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How Medicare Advantage Will Affect Your Nursing Home

By Prime Care Tech Marketing on Thu, Feb 20, 2020 @ 05:06 PM

Traditionally, Medicare hasn’t covered long-term care. And — spoiler alert — it still doesn’t. However, the rise of Medicare Advantage plans has opened a few doors that weren’t open before. While Medicare still doesn’t provide long-term care coverage — patients will have to subscribe to a different type of plan if they want that — it is beginning to provide coverage for certain aspects of long-term care.

So what “aspects” are we talking about?

What is the Difference Between Medicare and Medicare Advantage?

First, let’s dive into the difference between traditional Medicare (often referred to as Original Medicare) and Medicare Advantage. The first thing to understand is that Medicare Advantage, also known as Medicare Part C, is a private insurance plan. It replaces an individual’s Medicare Part A (hospital visits and inpatient care) and Part B (physician appointments and outpatient care) with a plan from a private insurance provider. This plan must provide the same benefits as the Medicare plan it replaces. However, it also adds a lot of additional benefits not provided under Original Medicare.

What Types of Benefits Does Medicare Advantage Cover?

In addition to the benefits provided by Medicare Parts A and B, Medicare Advantage plans often offer dental, vision, and prescription drug coverage. Recently, insurance providers have expanded the coverage they offer to include benefits like meal delivery, home health services, rides to medical appointments, and home modifications like bathroom grab bars.

The benefits each plan offers varies based on the area it serves. In qualifying areas, Medicare Advantage plans can even cover grocery deliveries and transportation for non-medical needs for those with chronic illnesses. Some providers also offer options for gym memberships and fitness plans.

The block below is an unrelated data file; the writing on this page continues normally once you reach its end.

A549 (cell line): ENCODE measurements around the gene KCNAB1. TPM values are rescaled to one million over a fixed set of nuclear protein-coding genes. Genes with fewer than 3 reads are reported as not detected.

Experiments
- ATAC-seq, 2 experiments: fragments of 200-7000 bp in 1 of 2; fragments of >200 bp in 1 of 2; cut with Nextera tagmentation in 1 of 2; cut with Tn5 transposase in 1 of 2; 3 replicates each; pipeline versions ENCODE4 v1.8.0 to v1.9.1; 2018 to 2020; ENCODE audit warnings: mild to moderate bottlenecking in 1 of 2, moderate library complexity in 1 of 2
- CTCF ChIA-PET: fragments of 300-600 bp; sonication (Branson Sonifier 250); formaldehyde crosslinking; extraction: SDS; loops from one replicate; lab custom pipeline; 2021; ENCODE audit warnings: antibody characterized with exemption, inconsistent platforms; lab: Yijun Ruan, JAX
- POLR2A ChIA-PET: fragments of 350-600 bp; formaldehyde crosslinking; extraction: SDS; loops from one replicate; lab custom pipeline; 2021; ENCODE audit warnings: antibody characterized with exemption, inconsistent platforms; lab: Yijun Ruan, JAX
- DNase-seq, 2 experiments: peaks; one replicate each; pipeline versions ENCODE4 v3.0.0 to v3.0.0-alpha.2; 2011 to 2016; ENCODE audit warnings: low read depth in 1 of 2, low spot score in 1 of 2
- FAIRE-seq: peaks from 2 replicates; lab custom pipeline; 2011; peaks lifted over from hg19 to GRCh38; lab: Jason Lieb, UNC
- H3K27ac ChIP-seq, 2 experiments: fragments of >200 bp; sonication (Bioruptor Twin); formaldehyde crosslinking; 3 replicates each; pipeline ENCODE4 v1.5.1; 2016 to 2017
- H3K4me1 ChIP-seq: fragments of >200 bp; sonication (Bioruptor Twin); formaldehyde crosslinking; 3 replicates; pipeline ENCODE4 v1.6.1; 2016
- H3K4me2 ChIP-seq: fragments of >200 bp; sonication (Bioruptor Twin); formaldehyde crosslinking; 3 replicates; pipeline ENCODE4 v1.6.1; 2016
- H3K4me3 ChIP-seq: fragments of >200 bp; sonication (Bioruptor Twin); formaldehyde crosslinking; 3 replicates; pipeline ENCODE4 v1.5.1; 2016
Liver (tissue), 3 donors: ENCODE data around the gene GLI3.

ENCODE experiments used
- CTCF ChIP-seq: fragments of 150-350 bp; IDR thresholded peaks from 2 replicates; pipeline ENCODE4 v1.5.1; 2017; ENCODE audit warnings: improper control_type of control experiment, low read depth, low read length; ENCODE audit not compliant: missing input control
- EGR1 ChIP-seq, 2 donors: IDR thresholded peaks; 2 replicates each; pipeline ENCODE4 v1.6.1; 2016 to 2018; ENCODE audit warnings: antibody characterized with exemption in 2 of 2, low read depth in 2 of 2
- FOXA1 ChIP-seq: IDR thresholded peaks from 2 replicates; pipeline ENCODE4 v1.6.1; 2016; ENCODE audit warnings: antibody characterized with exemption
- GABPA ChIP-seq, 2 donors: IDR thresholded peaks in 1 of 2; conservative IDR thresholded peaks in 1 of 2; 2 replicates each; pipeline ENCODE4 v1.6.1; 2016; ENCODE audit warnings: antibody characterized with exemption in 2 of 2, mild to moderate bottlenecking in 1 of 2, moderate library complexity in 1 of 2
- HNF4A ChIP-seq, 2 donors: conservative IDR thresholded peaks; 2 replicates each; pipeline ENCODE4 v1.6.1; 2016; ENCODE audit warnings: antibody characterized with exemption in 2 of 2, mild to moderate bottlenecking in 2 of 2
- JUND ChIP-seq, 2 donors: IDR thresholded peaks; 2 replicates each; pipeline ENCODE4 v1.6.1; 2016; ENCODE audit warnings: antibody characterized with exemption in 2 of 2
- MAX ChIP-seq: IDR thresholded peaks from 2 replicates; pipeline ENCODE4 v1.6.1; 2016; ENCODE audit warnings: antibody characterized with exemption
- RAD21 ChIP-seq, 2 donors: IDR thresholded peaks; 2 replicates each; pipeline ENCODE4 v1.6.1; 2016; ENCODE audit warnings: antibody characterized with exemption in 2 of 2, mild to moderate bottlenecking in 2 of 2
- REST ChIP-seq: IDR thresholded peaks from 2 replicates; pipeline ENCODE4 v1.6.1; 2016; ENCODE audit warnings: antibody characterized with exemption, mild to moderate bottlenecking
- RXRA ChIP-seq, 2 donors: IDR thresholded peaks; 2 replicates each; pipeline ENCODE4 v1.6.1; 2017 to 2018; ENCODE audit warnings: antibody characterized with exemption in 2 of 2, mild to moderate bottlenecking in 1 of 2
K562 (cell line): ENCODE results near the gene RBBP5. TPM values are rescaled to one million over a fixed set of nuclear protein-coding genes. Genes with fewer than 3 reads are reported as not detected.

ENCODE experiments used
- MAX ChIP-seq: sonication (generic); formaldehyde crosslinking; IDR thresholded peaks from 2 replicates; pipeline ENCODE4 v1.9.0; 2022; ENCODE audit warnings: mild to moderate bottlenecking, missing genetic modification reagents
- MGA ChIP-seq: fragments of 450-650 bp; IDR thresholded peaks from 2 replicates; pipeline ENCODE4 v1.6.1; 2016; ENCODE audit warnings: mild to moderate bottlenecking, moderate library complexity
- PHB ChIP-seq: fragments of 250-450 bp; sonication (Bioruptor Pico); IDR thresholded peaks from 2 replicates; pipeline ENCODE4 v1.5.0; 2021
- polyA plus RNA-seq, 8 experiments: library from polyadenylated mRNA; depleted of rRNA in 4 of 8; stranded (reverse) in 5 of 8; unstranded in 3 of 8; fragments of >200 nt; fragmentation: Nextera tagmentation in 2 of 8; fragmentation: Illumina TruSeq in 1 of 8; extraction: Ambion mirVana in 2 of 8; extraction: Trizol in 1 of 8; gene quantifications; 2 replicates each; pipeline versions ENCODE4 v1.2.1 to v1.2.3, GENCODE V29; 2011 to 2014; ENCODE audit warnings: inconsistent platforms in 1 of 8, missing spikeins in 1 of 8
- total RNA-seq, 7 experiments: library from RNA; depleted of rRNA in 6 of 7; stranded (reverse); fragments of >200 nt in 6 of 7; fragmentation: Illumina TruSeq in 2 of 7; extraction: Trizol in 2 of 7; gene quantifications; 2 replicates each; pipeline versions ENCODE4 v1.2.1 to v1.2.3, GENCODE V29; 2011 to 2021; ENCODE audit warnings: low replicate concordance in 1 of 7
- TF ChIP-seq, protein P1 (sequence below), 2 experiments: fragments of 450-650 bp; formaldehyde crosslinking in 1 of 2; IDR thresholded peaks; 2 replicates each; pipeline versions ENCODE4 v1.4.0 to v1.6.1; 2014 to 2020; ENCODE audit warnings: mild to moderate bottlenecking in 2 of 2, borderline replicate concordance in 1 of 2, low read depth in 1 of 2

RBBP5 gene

Are There Additional Costs with Medicare Advantage?

The cost of each Medicare Advantage plan depends on the plan itself. Most people who qualify for Medicare receive Part A benefits for free and pay a small monthly premium for Part B benefits. This is true for Medicare Advantage, as well. Some plans charge a monthly premium, while others do not. It all depends on which provider an individual chooses for their Medicare Advantage plan.

Custodial Care Vs. Skilled Care

Even with all the changes Medicare Advantage is bringing, it’s still limited in the kind of care it will cover in a long-term care environment. To understand what is covered and what isn’t, we must discuss the different types of care.

Medicare, along with most private insurance plans, pay for services that fall under “skilled care.” This includes medical services, rehabilitation, nursing, or medication administration. Medicare Advantage also covers specialized care, including stays in skilled nursing facilities, hospice care, and some home health services.

So what isn’t covered?

“Custodial care,” not typically covered by Medicare Advantage, includes services that are considered help with activities of daily living, or ADLs. These include eating, bathing, dressing, toileting, and other non-medical care. This is the type of care provided by most long-term care and assisted living facilities.

What Does This Mean for My Nursing Home?

Unless you have a contract with a Medicare Advantage insurance provider, Medicare Advantage will not cover most of the services your nursing home provides for long-term care. Stays in skilled nursing facilities and nursing homes are covered up to the first 100 days (though plans require coinsurance beyond 20 days). After that, residents are on their own. The plans should cover prescription medications and any therapies provided by your facility, however.


While Medicare still doesn’t cover long-term care, the recent expansion of benefits under Medicare Advantage indicate that relief is on the way — and options could be opening up in the future.

Topics: Medicare, medicare advantage

Debi Damas Joins Prime Care Technologies as Senior Director of Product Management